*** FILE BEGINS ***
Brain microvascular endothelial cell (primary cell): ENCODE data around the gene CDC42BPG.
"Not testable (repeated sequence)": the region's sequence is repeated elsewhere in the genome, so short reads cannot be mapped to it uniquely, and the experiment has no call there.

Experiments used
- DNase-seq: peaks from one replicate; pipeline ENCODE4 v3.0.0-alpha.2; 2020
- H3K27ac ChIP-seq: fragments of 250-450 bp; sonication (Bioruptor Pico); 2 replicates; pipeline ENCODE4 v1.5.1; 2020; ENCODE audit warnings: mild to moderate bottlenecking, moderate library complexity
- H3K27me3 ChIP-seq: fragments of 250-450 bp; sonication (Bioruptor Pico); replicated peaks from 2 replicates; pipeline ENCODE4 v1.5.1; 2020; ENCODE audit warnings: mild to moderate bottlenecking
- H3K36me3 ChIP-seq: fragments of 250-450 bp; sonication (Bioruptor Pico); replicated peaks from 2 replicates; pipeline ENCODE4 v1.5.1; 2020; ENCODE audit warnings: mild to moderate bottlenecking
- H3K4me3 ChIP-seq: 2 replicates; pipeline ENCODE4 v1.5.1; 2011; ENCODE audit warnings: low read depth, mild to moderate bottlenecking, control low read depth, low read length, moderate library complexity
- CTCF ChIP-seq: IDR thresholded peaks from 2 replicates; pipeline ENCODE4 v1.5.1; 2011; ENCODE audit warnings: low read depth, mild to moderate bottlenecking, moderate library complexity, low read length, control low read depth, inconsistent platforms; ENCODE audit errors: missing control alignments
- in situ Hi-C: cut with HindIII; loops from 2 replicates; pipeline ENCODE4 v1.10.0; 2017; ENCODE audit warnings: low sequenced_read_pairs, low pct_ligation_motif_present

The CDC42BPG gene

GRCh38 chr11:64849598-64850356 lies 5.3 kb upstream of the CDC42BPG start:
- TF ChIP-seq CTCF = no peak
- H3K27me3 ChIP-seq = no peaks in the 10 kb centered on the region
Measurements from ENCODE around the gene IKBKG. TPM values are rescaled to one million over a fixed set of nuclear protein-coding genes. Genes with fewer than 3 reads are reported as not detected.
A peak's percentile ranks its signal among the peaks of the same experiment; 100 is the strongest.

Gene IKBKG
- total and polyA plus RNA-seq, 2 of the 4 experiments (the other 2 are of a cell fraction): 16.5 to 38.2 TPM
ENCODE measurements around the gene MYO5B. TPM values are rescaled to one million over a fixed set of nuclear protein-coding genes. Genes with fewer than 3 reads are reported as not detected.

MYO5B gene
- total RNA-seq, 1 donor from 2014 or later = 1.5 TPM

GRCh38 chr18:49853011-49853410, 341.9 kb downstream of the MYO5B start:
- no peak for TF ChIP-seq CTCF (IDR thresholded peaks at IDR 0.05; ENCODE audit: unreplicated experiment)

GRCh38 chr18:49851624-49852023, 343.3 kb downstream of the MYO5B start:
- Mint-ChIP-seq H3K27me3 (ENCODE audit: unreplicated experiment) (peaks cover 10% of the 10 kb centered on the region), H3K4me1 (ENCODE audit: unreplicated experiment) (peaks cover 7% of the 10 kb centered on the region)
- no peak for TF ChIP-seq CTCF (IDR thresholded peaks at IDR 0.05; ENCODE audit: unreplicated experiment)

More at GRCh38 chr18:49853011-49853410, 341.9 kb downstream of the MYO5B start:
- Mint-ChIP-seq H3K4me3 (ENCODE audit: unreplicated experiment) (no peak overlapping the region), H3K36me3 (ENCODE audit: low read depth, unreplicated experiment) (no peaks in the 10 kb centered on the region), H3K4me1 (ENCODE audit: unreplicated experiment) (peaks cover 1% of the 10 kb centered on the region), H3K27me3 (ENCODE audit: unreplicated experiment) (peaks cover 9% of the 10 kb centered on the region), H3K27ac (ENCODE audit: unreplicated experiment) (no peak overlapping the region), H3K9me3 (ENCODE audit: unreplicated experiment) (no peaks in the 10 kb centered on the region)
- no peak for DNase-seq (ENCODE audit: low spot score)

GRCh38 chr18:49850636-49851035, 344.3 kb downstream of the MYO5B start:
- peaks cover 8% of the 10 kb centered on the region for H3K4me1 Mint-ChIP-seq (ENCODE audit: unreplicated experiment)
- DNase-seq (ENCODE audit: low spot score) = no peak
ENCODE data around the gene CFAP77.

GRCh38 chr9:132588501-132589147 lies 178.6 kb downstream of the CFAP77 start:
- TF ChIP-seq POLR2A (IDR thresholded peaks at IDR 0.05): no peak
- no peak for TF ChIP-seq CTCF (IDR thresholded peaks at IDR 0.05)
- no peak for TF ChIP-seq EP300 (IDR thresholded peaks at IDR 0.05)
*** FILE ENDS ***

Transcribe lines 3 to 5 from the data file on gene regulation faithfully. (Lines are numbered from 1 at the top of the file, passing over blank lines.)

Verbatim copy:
Experiments used
- DNase-seq: peaks from one replicate; pipeline ENCODE4 v3.0.0-alpha.2; 2020
- H3K27ac ChIP-seq: fragments of 250-450 bp; sonication (Bioruptor Pico); 2 replicates; pipeline ENCODE4 v1.5.1; 2020; ENCODE audit warnings: mild to moderate bottlenecking, moderate library complexity